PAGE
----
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The Spokesman-Review Newspaper
Spokane, Washington  Est. May 19, 1883

With losses looming elsewhere, national Democrats target Ted Cruz in Texas

U.S. Sen. Ted Cruz (R-TX) speaks at a press conference on the southern border at the U.S. Capitol on Oct. 31, 2023, in Washington, DC. A group of Republican Senators spoke on the need to secure the southern border to stop the possibility of terrorist using it as an entry point into the United States.    (Kevin Dietsch/Getty Images North America/TNS)
By Gromer Jeffers Jr. The Dallas Morning News

A political quake in West Virginia could shake things up in Texas.

West Virginia Sen. Joe Manchin’s decision not to seek reelection next year will make it difficult for Democrats to hold that seat. Manchin, a centrist Democrat, was a critical component in his party’s effort to hold ground in the largely GOP-controlled state.

With Manchin departing and Republicans likely to pick up the seat, wrestling a Texas Senate post away from incumbent Republican Ted Cruz becomes more of a necessity than luxury.

“Losing Manchin makes holding the majority more difficult and increases the pressure on Democrats to hold all their own seats,” said Nathan Gonzales, editor and publisher of Inside Elections, which provides nonpartisan analysis of campaigns. “Democrats might need to win a Republican seat or two to offset losses in other parts of the country.”

Cruz, who is seeking reelection to a third term, will face the winner of the March 5 Democratic primary that features U.S. Rep. Colin Allred, state Sen. Roland Gutierrez, state Rep. Carl Sherman and others. The incumbent doesn’t have major opposition in his primary.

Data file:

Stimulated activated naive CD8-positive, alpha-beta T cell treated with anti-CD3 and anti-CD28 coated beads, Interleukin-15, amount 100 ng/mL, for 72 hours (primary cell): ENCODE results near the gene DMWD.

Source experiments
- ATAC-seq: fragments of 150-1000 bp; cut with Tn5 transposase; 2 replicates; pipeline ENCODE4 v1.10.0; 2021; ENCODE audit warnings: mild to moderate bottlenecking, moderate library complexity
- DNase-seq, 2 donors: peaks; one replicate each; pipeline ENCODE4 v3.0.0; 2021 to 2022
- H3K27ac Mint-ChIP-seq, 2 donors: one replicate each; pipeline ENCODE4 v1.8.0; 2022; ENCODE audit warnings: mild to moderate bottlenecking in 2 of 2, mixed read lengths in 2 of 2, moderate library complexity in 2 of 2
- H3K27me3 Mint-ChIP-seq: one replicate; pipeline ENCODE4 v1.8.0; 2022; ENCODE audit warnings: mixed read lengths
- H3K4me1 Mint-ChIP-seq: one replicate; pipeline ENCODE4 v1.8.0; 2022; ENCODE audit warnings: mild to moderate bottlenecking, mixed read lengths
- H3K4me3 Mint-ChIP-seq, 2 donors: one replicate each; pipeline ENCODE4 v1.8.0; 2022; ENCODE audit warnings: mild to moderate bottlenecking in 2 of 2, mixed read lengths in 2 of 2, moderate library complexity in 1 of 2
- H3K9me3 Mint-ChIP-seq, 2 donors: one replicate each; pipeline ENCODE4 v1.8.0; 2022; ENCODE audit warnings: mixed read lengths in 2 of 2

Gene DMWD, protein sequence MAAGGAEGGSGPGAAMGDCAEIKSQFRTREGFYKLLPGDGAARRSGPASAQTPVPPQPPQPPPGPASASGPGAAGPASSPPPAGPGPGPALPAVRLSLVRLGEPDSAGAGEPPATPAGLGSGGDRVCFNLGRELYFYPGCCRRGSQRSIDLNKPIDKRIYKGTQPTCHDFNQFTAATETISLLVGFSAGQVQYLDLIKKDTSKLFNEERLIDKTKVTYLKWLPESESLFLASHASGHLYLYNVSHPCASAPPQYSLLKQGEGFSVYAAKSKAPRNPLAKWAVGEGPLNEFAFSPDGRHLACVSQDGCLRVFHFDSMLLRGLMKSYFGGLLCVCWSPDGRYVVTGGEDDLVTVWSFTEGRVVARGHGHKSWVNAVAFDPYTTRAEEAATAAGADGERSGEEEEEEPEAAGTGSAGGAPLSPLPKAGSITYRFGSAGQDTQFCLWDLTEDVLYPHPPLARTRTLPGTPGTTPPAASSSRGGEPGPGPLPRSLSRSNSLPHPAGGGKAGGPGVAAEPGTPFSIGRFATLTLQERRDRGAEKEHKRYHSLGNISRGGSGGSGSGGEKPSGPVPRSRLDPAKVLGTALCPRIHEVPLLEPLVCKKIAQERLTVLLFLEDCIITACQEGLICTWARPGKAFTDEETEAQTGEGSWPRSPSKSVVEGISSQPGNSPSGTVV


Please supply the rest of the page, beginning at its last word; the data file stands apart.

Even before Manchin dropped out of the West Virginia race, national Democrats had begun dropping resources in Texas and targeting Cruz, who they contend is vulnerable.

“Democrats have multiple pathways to protect and strengthen our Senate majority and are in a strong position to achieve this goal,” said David Bergstein, a spokesman for the Democratic Senatorial Campaign Committee, after Manchin’s announcement.

“In addition to defending our battle-tested incumbents,” he said, “we’ve already expanded the battleground map to Texas and Florida, where formidable Democratic candidates are out-raising unpopular Republican incumbents and the DSCC is making investments to lay the groundwork for our campaigns’ victories.”

National Republicans are preparing for the DSCC to target Cruz.

“We fully expect Chuck Schumer’s allies in New York and California to spend millions of dollars trying to buy a Senate seat in Texas,” according to a statement from Philip Letsou, a spokesman for the National Republican Senatorial Committee. “They want to elect a radical liberal who will vote to keep the border open, raise taxes, and destroy the energy industry.”

Democrats now hold an advantage in the Senate. Of the 100 members, 48 are Democrats and 49 are Republicans. But two independents — Bernie Sanders of Vermont and Angus King of Maine — caucus with Democrats, while Arizona independent Kyrsten Sinema doesn’t caucus with either party. That gives Democrats a 50-49-1 advantage.